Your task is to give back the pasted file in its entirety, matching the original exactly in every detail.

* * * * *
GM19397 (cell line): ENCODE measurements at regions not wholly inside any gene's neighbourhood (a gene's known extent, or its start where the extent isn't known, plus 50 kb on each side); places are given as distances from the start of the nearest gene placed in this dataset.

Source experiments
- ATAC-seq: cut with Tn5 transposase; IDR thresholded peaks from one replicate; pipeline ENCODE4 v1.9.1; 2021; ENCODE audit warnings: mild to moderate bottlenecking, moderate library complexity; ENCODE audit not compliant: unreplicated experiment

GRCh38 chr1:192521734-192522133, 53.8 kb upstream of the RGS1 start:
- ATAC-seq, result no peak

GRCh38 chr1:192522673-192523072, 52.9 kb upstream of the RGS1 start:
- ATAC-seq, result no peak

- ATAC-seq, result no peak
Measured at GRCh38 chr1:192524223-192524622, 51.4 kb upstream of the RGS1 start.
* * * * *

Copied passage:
GM19397 (cell line): ENCODE measurements at regions not wholly inside any gene's neighbourhood (a gene's known extent, or its start where the extent isn't known, plus 50 kb on each side); places are given as distances from the start of the nearest gene placed in this dataset.

Source experiments
- ATAC-seq: cut with Tn5 transposase; IDR thresholded peaks from one replicate; pipeline ENCODE4 v1.9.1; 2021; ENCODE audit warnings: mild to moderate bottlenecking, moderate library complexity; ENCODE audit not compliant: unreplicated experiment

GRCh38 chr1:192521734-192522133, 53.8 kb upstream of the RGS1 start:
- ATAC-seq, result no peak

GRCh38 chr1:192522673-192523072, 52.9 kb upstream of the RGS1 start:
- ATAC-seq, result no peak

- ATAC-seq, result no peak
Measured at GRCh38 chr1:192524223-192524622, 51.4 kb upstream of the RGS1 start.